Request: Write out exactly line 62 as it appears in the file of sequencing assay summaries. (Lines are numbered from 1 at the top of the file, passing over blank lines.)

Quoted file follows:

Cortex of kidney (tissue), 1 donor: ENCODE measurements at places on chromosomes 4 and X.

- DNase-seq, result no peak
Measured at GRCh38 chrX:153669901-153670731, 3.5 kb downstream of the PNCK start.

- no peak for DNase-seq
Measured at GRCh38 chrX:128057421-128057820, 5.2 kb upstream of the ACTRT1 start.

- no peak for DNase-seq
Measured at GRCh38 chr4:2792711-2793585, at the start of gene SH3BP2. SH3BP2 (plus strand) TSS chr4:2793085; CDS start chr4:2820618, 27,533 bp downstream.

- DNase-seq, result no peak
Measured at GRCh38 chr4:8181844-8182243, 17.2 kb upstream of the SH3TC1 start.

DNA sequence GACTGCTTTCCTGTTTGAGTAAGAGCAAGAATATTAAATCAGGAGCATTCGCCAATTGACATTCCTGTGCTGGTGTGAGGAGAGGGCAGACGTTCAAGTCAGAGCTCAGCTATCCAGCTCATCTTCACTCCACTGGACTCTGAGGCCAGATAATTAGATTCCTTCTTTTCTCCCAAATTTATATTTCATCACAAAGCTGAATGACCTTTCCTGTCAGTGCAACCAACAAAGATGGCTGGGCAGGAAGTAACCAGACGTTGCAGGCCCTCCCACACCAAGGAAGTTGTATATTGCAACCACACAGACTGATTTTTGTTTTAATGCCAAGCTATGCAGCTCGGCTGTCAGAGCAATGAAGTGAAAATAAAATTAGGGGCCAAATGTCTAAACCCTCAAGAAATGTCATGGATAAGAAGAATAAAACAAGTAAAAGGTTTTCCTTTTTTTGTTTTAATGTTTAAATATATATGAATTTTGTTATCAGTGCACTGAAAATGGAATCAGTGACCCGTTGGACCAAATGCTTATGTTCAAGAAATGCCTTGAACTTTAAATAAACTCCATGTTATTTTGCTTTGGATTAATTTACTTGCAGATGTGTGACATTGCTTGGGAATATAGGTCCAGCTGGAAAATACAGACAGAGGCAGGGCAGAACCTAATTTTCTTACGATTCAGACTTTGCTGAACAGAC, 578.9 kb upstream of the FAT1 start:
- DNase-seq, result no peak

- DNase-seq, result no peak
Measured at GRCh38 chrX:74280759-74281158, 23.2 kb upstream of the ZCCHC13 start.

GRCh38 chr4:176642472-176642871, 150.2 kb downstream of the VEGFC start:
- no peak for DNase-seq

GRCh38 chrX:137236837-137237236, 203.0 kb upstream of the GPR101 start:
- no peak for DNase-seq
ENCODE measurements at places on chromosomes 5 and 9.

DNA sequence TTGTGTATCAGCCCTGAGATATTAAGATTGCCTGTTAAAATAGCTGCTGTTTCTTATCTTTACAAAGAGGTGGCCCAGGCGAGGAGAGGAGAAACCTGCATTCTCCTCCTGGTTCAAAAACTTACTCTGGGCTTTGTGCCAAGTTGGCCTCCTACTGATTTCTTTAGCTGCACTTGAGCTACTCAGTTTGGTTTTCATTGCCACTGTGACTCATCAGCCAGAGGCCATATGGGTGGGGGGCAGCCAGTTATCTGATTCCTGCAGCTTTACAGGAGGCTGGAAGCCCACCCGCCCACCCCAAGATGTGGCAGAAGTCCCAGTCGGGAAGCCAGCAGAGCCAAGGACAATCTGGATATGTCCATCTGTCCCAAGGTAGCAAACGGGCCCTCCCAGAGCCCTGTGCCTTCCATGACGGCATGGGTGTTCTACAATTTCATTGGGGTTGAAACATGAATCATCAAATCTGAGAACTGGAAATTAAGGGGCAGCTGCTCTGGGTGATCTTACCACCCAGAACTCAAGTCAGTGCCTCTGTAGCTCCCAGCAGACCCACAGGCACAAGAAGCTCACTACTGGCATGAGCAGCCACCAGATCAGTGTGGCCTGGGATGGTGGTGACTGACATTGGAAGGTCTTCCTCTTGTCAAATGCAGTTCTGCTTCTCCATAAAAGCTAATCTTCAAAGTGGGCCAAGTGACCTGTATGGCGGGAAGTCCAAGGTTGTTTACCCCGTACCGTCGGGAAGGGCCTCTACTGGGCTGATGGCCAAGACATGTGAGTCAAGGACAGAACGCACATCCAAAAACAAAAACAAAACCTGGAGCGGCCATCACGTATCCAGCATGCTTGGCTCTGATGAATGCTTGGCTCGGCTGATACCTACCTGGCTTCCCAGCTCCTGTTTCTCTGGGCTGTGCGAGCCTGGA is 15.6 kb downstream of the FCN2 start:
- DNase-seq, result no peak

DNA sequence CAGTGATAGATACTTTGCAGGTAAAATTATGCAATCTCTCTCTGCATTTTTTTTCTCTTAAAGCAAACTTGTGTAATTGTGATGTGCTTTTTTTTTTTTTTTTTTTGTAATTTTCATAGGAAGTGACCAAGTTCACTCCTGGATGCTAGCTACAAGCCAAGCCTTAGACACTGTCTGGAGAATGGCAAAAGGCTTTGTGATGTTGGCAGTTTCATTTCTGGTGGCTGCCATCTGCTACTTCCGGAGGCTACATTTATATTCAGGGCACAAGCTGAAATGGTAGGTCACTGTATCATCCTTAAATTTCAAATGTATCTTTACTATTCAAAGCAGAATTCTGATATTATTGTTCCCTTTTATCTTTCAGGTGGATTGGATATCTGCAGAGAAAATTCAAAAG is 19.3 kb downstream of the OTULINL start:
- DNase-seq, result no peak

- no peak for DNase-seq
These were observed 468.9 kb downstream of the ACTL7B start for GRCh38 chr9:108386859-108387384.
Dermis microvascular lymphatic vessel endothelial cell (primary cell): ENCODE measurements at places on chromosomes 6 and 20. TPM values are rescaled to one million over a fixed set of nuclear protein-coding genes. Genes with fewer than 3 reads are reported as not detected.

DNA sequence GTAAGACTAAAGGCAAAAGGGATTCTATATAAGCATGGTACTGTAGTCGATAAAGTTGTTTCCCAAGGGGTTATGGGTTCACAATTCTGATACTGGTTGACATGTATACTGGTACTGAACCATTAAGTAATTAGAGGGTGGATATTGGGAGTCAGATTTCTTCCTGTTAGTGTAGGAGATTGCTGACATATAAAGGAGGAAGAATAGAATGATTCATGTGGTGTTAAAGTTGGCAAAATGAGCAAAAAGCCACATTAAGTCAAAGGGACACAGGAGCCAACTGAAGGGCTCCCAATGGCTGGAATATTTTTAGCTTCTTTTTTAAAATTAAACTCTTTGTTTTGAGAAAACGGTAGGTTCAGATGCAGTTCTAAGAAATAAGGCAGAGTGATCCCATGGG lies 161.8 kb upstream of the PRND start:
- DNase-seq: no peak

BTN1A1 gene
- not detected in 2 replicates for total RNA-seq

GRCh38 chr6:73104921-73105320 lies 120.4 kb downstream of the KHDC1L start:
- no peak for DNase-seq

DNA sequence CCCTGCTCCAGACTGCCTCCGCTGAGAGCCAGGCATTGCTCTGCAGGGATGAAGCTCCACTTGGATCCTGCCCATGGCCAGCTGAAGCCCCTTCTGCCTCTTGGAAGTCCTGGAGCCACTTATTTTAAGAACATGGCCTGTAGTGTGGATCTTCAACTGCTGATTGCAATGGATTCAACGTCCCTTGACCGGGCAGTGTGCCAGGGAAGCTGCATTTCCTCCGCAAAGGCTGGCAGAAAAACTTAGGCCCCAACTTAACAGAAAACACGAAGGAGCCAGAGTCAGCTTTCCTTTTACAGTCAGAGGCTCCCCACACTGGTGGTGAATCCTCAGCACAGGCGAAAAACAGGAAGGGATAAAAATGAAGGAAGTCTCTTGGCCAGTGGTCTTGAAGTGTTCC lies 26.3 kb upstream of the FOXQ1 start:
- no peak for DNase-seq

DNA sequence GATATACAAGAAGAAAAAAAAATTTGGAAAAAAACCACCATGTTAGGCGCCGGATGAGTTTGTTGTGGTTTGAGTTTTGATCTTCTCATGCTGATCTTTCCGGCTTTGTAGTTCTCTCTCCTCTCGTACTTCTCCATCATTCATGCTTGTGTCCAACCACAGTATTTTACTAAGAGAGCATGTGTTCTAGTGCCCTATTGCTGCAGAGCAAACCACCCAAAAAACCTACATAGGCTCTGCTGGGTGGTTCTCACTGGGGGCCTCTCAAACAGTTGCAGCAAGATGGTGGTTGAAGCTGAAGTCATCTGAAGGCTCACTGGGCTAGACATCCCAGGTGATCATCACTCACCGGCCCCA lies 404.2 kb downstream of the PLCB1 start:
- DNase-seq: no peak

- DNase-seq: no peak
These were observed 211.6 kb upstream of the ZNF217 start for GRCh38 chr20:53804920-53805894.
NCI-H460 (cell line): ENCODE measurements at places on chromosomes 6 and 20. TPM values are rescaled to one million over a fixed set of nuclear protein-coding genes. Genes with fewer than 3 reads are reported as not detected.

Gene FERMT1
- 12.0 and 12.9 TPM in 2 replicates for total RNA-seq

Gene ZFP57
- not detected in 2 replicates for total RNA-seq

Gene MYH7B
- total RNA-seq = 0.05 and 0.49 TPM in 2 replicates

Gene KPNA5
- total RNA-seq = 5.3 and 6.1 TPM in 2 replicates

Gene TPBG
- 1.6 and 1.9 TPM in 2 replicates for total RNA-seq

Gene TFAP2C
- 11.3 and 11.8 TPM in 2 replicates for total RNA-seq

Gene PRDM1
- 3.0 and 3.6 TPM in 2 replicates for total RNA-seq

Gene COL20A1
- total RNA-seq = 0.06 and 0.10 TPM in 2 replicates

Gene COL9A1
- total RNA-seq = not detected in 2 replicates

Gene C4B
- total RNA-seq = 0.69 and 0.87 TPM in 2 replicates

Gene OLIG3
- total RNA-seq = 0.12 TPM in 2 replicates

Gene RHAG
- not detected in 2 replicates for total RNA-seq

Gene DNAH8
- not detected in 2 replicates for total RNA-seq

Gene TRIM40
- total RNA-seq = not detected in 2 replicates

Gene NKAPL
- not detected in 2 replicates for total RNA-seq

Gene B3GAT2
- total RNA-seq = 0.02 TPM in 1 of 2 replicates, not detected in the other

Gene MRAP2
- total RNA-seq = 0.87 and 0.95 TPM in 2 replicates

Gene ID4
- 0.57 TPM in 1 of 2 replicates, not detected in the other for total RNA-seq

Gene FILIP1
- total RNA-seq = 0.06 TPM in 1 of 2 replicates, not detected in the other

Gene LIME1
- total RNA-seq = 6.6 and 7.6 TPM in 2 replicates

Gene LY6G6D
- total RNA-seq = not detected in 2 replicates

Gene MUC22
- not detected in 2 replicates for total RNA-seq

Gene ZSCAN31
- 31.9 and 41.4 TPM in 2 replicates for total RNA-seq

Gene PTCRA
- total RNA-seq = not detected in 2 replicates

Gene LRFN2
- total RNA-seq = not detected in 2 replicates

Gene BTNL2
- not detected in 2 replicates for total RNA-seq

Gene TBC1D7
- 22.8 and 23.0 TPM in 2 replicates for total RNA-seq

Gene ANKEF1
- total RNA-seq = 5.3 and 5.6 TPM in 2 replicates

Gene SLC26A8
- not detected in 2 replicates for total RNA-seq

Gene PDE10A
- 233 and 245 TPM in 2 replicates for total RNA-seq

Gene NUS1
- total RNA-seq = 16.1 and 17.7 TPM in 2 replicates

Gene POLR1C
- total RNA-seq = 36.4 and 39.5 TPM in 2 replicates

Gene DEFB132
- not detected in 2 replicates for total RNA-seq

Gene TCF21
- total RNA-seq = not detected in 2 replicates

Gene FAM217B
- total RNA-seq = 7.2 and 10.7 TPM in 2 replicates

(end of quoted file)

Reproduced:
- not detected in 2 replicates for total RNA-seq